Global Investing

Weekly Radar: Draghi returns to London

May 16, 2013

ECB chief Mario Draghi returns to London next week almost 10 months on from his seminal “whatever it takes” speech to the global financial community in The City  – a speech that not only drew a line under the euro financial crisis by flagging the ECB’s sovereign debt backstop OMT but one that framed the determination of the G4 central banks at large to reflate their economies via extraordinary monetary easing. Since then we’ve seen the Fed effectively commit to buying an addition trillion dollars of bonds this year to get the U.S. jobless rate down toward 6.5%, followed by the ‘shock-and-awe’ tactics of the new Japanese government and Bank of Japan to end decades.

Fears of collateral drought questioned

October 8, 2012

Have fears of global shortage of high-grade collateral been exaggerated?

As the world braces for several more years of painful deleveraging from the pre-2007 credit excesses, one big fear has been that a shrinking pool of top-rated or AAA assets — due varioulsy to sovereign credit rating downgrades, deteriorating mortgage quality, Basel III banking regulations, central bank reserve accumulation and central clearing of OTC derivatives — has exaggerated the ongoing credit crunch. Along with interbank mistrust, the resulting shortage of high-quality collateral available to be pledged and re-pledged between banks and asset managers,  it has been argued, meant the overall amount of credit being generating in the system has been shrinking,  pushing up the cost and lowering the availability of borrowing in the real economy. Quantitative easing and bond buying by the world’s major central banks, some economists warned, was only exaggerating that shortage by removing the highest quality collateral from the banking system.

Three snapshots for Wednesday

April 18, 2012

Spanish house prices fell 7.2 percent in the first quarter from a year earlier while Spanish banks’ bad loans rose to their highest level since October 1994 (see chart).

Central banks and the next bubble

February 21, 2012

Central bank balance sheets are expanding at what some say is an alarming pace. Can this cause the next bubble to form and burst?

End of LTRO = end of equity rally 2012?

February 17, 2012

This year’s global equity rally is unlikely to survive the end of the ECB’s liquidity injections, warns HSBC.

Emerging market local bond rally has more legs

February 17, 2012

Just a month and half into 2012, emerging local currency bonds have already returned 9 percent, one of best performing asset classes. But the rally has further to go, says J.P. Morgan which runs the most widely used emerging debt indices. The bank is now predicting its benchmark local currency debt index, the GBI-EM, to end the year with returns of 16 percent, upping its original expectation for 11.9 percent.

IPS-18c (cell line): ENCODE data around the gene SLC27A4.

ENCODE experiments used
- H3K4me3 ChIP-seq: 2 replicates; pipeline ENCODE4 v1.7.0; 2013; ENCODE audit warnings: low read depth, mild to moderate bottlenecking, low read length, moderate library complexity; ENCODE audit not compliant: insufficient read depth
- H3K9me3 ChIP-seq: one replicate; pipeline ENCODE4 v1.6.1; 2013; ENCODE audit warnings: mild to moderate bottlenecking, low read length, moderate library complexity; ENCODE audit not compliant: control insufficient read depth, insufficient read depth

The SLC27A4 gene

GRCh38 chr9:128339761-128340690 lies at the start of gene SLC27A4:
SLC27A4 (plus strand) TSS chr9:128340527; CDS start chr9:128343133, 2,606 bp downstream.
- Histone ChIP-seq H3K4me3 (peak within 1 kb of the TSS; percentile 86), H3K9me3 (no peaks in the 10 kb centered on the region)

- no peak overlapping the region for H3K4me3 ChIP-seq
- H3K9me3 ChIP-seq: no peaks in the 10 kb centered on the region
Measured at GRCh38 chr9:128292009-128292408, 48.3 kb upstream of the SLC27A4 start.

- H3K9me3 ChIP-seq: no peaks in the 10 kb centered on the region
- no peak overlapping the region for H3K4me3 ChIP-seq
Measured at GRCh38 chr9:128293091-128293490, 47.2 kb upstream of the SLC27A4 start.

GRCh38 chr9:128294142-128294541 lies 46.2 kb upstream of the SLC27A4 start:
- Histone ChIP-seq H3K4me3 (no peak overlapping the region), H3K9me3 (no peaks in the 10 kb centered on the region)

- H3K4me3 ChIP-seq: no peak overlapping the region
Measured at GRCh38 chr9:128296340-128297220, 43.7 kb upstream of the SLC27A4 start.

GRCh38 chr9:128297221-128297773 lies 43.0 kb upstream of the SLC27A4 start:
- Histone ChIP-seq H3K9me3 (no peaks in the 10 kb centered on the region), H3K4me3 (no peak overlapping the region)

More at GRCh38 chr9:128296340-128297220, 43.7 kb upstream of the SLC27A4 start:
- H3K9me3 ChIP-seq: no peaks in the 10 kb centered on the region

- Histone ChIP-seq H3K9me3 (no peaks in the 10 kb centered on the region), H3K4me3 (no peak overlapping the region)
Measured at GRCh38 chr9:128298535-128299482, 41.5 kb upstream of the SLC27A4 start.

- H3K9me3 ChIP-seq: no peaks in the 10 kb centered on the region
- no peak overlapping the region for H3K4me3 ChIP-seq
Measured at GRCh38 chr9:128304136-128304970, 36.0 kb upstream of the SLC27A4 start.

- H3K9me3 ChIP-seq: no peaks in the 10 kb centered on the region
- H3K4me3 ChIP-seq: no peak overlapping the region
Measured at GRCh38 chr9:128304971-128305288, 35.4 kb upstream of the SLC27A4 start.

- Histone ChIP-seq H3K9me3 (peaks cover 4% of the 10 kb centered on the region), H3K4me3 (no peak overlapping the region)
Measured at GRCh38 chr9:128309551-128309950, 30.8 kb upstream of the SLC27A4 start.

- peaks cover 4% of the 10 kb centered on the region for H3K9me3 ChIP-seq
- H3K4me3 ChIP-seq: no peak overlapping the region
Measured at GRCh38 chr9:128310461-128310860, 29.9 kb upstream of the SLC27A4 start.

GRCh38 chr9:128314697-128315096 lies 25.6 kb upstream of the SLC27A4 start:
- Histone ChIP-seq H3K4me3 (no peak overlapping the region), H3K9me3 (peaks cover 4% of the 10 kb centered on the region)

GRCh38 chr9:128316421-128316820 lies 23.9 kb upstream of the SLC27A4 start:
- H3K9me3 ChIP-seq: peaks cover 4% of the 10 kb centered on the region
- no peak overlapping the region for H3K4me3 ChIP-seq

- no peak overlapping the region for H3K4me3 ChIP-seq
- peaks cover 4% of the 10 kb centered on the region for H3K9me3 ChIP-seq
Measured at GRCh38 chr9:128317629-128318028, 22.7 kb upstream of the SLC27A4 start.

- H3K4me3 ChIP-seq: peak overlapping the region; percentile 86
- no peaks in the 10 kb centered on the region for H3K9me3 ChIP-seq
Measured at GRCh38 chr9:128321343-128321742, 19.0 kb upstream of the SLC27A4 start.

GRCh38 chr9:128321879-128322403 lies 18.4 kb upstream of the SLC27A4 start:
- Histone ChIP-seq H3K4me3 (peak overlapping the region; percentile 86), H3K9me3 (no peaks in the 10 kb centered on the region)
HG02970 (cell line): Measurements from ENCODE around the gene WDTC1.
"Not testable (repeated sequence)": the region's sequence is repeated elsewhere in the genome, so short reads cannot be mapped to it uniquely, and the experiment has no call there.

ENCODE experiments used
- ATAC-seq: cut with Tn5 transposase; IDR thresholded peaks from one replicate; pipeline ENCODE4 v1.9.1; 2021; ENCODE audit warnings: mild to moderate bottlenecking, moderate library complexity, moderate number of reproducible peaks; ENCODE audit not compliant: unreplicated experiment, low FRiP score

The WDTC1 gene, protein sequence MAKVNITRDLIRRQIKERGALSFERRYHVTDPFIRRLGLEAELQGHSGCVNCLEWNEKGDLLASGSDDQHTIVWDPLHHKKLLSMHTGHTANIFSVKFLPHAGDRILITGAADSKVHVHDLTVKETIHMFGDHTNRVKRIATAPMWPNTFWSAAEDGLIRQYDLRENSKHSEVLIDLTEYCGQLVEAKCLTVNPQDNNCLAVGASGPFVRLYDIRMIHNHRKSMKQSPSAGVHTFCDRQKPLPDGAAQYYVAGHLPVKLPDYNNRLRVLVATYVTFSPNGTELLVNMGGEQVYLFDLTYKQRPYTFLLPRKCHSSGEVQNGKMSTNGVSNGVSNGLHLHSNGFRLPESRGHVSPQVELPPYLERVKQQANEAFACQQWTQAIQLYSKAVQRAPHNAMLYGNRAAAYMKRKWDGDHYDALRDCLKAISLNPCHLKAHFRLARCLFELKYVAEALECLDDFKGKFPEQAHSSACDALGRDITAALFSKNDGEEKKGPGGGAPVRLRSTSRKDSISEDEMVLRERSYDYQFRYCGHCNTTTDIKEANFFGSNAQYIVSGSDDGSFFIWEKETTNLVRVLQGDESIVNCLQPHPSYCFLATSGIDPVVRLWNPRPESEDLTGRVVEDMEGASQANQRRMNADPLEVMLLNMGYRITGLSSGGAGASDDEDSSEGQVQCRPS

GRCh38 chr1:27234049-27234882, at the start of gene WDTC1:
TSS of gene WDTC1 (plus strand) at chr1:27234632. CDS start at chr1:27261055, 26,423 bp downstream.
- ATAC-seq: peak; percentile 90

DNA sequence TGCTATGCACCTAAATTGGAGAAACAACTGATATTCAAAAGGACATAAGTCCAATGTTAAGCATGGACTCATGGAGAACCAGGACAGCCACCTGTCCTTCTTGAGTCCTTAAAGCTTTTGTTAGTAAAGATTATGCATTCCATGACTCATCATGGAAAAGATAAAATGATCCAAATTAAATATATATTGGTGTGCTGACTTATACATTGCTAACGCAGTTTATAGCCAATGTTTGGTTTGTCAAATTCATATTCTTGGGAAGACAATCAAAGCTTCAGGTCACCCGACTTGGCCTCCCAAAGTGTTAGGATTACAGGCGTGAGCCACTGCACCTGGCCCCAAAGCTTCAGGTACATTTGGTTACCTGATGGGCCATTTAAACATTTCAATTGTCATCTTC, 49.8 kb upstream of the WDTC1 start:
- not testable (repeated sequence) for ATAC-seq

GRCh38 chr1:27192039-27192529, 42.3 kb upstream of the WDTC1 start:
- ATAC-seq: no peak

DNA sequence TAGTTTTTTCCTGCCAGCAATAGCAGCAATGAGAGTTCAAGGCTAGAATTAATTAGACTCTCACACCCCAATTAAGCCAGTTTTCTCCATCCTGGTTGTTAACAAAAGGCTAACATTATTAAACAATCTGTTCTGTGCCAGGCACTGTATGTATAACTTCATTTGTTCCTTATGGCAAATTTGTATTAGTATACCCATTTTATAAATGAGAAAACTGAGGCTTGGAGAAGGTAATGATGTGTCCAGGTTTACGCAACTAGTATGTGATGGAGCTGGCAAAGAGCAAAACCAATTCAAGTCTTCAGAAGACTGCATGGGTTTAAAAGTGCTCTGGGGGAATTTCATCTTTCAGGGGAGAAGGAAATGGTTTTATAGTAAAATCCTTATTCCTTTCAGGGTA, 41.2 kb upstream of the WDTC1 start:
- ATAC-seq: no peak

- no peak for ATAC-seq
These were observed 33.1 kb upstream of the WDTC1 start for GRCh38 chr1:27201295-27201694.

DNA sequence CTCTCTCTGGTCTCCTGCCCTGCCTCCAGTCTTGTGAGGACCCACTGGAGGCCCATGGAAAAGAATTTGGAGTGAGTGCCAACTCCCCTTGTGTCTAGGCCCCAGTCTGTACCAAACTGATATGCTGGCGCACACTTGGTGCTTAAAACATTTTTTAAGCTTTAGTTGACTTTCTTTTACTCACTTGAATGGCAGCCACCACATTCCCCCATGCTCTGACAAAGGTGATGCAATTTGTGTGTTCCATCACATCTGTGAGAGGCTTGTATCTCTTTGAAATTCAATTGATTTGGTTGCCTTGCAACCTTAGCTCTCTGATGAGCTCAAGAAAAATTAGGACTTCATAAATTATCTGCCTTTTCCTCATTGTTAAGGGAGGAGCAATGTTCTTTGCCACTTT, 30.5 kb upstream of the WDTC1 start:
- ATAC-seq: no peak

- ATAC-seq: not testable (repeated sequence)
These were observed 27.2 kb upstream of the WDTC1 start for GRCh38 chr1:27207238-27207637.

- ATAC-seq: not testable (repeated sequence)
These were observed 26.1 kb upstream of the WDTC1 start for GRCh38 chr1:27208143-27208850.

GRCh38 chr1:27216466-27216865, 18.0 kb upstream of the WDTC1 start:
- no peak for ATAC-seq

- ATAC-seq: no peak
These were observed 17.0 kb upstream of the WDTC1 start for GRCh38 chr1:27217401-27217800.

Sparring with Central Banks

January 31, 2012

Just one look at the whoosh higher in global markets in January and you’d be forgiven smug faith in the hoary old market adage of “Don’t fight the Fed” — or to update the phrase less pithily for the modern, globalised marketplace: “Don’t fight the world’s central banks”. (or “Don’t Battle the Banks”, maybe?)

from Mike Dolan:

Sparring with central banks

January 31, 2012

Just one look at the whoosh higher in global markets in January and you'd be forgiven smug faith in the hoary old market adage of "Don't fight the Fed" -- or to update the phrase less pithily for the modern, globalised marketplace: "Don't fight the world's central banks". (or "Don't Battle the Banks", maybe?)

The Big Five: themes for the week ahead

August 3, 2009

Five things to think about this week:

GOOD RUN 
-  Stocks have managed to extend their rally but potential hurdles, such as this week’s U.S. non-farm payrolls, could prove increasingly hard to leap given valuations — European stocks are trading at their highest multiples of earnings since May 2008 while the multiple for the S&P is the highest since mid-September 2008. If investors are to boost equity holdings — which Reuters polls show already back to pre-Lehman levels — it may require more concrete evidence of economic expansion, rather than just economic stabilisation, and signs that profit margins will be supported by revenue growth, rather than cost cutting. 

The Big Five: themes for the week ahead

July 20, 2009

Five things to think about this week: 

RESULTS RUSH 
- The early wave of Q2 earnings last week prevented any major risk shakeout but there are plenty more results this week, including from banking, technology (Apple, Microsoft), and other sectors (Lockheed Martin, Coke, McDonalds). Investors with bullish inclinations will be looking for the VIX to stay subdued after it fell last week to lows last seen in September 2008, especially if more pent up cash is to be released from money market funds. Bears will be thinking that what might be the S&P’s best weekly performance since mid-March could be setting the market up to be more sensitive to bad news.